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The Gambling Act 2005

11 December 2008

The Gambling Act 2005, which came into force on 1st September 2007 reforms all aspects of gambling laws in the United Kingdom. Once fully implemented, the Act will repeal all the existing law found in the Betting, Gaming and Lotteries Act 1963, the Gaming Act 1968 and the Lotteries and Amusements Act 1976.

The Gambling Act 2005 came into full effect on 1 September 2007. The new Act has profound implications for promotional marketing.

To understand the new law it is helpful to look at the problems under the previous regime.

Problems with the old law

Lotteries and Prize Draws

The old law, set out in the Lotteries and Amusements Act 1976 presented promoters with many difficulties.

The 1976 Act was not a triumph of drafting. Section 1 stated that all lotteries are illegal, but the Act did not provide a definition of a lottery. Case law defined a lottery as a promotion which distributed prizes by pure chance, in which participants had to pay for a chance to enter the draw.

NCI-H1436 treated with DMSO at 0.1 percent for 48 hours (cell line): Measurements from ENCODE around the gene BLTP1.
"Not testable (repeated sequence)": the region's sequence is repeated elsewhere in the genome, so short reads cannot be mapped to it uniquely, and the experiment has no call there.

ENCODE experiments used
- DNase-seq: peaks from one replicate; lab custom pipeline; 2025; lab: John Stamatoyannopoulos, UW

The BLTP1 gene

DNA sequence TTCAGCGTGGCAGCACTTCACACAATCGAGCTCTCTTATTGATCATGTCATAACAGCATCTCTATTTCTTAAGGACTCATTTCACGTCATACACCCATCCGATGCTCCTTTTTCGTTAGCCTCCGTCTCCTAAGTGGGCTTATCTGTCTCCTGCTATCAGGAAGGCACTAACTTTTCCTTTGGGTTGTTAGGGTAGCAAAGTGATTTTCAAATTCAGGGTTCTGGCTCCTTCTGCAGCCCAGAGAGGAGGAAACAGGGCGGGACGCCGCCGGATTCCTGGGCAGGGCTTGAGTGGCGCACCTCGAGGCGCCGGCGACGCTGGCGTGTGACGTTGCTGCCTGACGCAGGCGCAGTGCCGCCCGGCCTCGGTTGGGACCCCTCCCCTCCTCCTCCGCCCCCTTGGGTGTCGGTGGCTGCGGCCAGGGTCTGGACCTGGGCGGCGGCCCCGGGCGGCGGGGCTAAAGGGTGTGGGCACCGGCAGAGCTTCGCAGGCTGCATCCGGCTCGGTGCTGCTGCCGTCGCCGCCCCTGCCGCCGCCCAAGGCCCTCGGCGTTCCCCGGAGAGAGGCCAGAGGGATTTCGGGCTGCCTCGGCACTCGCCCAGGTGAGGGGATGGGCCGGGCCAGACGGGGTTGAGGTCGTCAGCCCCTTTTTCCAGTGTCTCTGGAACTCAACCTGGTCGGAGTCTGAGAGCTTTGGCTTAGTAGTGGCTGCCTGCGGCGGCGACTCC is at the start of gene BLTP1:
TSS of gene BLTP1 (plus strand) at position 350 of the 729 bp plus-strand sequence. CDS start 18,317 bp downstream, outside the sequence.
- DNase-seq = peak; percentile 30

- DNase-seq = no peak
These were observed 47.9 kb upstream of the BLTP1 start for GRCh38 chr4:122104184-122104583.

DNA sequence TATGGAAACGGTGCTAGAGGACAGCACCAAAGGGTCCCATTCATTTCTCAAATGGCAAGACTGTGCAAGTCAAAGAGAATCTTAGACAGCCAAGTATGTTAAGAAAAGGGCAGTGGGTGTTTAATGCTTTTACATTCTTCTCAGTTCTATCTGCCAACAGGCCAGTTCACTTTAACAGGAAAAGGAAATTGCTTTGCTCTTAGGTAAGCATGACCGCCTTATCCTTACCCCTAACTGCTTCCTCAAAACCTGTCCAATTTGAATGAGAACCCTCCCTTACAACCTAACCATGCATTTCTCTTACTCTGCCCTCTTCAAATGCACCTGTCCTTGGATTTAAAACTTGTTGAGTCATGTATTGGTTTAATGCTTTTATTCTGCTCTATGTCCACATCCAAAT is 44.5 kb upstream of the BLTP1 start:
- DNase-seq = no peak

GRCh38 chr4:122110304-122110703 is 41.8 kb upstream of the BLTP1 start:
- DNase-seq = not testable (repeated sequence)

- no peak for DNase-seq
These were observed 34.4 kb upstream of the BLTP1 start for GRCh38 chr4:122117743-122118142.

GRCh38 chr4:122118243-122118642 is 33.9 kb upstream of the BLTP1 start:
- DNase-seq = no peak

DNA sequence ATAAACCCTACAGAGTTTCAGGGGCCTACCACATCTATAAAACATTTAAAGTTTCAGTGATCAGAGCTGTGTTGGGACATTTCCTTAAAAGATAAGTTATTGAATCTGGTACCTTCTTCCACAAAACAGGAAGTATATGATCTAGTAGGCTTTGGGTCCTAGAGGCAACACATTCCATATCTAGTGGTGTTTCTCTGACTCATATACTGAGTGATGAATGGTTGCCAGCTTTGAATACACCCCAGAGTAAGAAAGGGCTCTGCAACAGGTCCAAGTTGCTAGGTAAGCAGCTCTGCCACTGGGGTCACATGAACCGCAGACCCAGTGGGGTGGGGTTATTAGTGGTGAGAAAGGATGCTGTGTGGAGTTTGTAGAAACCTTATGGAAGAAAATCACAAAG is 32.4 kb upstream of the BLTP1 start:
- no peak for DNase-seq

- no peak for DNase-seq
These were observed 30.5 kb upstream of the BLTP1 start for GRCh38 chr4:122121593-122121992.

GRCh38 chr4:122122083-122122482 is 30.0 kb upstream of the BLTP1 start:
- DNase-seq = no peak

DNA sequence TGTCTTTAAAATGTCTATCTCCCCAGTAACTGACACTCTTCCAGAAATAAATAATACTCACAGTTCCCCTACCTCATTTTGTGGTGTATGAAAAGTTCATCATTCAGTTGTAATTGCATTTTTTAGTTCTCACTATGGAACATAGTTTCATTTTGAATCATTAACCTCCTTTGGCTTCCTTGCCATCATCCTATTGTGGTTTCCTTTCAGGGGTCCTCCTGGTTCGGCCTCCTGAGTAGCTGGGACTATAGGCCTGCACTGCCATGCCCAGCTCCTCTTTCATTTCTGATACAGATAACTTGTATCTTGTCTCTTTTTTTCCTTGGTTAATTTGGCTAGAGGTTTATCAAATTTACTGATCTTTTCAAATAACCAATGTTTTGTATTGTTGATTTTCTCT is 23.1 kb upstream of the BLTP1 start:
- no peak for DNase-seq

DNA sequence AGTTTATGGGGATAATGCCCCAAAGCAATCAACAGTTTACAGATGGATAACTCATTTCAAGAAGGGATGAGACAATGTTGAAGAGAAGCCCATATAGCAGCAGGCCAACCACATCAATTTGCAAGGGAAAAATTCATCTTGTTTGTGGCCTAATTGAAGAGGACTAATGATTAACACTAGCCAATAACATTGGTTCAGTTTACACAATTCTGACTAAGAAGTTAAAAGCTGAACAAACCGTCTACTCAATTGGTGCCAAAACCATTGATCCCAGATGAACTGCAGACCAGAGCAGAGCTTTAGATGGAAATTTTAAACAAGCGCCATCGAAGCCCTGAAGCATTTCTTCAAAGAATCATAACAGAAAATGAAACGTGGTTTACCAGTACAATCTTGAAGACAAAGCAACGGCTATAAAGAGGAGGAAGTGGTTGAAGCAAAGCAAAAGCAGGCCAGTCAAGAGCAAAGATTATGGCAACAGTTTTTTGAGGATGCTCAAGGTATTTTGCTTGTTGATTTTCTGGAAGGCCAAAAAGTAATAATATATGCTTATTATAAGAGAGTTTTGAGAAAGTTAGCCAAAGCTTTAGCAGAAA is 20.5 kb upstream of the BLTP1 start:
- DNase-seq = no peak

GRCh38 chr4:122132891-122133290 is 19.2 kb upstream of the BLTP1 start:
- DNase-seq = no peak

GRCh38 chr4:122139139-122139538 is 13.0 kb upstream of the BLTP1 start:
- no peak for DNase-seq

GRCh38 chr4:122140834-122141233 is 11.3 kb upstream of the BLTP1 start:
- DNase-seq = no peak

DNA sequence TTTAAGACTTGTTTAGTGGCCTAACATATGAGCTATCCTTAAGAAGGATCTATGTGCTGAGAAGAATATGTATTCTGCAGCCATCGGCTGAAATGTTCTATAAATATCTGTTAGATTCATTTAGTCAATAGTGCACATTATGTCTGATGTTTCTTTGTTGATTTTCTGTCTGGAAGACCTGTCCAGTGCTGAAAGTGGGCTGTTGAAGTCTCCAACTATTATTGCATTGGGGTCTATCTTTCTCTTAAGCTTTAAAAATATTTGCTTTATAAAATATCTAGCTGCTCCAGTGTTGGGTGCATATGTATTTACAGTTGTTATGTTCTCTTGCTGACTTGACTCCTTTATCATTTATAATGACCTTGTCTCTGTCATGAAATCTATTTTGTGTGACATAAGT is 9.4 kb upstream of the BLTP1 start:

In 1980, the Imperial Tobacco case decided that if a chance in a lottery was only provided to purchasers of goods or services, it would be an illegal lottery, even if the price of the goods or services stayed the same. This heralded the introduction of the “No Purchase Necessary” (“NPN”) route.

The Crown Prosecution Service (“CPS”) subsequently provided guidance on the requirements for a valid NPN route. The NPN had to be a genuine, realistic and unlimited alternative to entry with purchase. However, as there were few prosecutions under the 1976 Act, there was little case law to clarify the substance of this requirement. It was the Telemillion case in 1995 that established the free entry route must be promoted genuinely. In that case, because only a tiny percentage of entrants used the NPN route, preferring the heavily promoted premium rate telephone service entry route, Telemillion was found to be an illegal lottery.

Before September 2007 although reputable promoters created, funded and operated NPN routes, in practice they were often only used by a small percentage of entrants.

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